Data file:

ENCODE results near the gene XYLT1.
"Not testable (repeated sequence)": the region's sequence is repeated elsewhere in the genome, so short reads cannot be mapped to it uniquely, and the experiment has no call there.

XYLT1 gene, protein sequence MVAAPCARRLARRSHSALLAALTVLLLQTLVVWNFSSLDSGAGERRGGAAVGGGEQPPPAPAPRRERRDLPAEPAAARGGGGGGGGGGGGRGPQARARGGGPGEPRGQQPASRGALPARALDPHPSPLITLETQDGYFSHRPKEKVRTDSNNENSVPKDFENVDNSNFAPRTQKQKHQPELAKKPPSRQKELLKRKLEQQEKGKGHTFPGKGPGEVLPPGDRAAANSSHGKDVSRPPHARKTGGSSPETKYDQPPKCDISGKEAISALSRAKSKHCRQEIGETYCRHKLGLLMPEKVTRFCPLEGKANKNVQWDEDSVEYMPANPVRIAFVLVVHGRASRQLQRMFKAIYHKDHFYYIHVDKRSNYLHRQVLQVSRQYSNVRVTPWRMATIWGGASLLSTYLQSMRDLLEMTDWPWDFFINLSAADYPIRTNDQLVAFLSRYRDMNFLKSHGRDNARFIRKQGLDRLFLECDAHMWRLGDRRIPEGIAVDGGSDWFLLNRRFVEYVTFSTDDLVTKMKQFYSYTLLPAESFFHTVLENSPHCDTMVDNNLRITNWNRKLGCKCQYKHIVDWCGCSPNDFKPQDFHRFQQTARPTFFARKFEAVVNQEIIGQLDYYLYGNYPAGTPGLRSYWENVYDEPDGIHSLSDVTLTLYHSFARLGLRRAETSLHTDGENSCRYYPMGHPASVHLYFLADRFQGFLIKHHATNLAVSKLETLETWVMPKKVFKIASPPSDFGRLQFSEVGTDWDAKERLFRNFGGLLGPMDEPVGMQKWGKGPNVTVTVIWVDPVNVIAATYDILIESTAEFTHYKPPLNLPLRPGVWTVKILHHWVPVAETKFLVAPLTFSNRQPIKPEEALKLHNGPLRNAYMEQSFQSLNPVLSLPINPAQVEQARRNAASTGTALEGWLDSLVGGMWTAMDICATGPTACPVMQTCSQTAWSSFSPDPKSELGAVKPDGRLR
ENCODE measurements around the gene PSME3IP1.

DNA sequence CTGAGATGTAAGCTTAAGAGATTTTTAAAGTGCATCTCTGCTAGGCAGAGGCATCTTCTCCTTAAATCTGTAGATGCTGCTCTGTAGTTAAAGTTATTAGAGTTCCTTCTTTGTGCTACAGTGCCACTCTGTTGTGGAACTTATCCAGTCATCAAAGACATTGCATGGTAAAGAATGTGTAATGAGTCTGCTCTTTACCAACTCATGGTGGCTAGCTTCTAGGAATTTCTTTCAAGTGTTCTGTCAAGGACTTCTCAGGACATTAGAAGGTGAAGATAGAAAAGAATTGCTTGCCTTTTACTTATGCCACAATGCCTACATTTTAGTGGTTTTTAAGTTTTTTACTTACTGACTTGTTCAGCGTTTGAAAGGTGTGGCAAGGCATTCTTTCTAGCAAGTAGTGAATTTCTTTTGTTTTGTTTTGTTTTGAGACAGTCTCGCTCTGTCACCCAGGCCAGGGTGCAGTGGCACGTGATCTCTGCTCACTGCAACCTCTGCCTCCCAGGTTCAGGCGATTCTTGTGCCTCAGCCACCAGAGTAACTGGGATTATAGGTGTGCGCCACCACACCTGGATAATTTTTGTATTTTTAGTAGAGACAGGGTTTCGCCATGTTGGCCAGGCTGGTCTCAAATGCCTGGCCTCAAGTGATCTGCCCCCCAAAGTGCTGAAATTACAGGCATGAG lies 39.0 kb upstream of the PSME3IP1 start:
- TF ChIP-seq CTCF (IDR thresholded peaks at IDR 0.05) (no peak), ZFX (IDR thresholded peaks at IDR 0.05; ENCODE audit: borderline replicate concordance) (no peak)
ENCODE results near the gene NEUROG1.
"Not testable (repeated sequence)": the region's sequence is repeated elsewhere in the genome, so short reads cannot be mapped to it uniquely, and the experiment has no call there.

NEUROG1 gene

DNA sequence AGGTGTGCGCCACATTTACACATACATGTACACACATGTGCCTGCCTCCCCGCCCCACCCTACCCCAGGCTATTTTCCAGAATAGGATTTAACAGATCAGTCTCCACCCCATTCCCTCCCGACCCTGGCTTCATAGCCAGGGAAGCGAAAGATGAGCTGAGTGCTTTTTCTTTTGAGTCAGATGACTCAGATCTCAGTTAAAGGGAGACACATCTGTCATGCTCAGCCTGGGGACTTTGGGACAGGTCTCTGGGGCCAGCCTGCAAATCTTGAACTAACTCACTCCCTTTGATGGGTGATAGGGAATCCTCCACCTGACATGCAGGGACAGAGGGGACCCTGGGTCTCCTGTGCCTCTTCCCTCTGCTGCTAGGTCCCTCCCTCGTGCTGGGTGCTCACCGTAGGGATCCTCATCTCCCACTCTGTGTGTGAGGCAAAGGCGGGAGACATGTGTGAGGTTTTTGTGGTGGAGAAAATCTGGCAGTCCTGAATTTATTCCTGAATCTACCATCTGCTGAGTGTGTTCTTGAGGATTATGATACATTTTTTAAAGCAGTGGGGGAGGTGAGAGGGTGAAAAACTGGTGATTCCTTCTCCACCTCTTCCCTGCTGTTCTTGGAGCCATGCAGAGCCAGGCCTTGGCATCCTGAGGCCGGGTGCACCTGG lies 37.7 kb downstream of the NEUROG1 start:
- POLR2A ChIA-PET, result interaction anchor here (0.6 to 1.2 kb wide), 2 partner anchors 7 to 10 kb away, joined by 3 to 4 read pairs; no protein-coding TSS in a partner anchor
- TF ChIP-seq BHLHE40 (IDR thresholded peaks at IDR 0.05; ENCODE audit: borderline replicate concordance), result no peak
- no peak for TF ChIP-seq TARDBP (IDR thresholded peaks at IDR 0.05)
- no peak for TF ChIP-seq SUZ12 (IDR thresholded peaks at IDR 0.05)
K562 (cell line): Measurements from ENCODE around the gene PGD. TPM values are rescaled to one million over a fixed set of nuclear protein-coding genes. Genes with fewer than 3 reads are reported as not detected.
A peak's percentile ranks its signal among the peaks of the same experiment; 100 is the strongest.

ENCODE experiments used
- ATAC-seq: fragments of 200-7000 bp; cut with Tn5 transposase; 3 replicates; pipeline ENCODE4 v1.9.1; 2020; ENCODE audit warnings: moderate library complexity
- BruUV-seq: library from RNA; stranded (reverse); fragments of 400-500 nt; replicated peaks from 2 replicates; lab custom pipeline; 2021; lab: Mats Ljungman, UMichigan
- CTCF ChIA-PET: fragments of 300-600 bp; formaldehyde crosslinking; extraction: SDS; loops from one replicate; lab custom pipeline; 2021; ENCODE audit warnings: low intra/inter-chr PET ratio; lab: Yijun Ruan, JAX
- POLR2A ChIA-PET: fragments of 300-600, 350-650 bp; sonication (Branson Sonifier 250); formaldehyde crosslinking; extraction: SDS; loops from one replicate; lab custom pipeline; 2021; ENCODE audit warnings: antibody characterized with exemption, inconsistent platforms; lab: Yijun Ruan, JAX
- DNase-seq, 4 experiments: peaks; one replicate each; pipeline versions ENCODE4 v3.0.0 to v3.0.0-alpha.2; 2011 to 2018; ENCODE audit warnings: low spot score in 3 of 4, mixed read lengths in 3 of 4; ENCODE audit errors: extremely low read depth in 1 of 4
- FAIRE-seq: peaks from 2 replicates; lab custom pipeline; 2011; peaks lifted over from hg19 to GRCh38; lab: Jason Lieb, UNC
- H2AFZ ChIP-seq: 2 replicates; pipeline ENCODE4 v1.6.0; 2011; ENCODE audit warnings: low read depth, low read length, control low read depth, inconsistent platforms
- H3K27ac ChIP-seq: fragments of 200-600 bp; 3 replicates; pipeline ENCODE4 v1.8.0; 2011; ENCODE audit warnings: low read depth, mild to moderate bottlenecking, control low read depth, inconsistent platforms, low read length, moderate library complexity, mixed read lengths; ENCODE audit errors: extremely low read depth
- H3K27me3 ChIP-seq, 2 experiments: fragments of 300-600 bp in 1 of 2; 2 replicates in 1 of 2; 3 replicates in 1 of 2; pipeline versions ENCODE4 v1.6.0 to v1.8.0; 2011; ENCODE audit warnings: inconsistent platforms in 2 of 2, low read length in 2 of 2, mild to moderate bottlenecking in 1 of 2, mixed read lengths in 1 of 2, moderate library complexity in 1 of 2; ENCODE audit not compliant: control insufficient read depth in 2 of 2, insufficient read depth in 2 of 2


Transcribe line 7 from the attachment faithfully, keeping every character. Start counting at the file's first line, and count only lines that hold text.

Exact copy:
ENCODE results near the gene NEUROG1.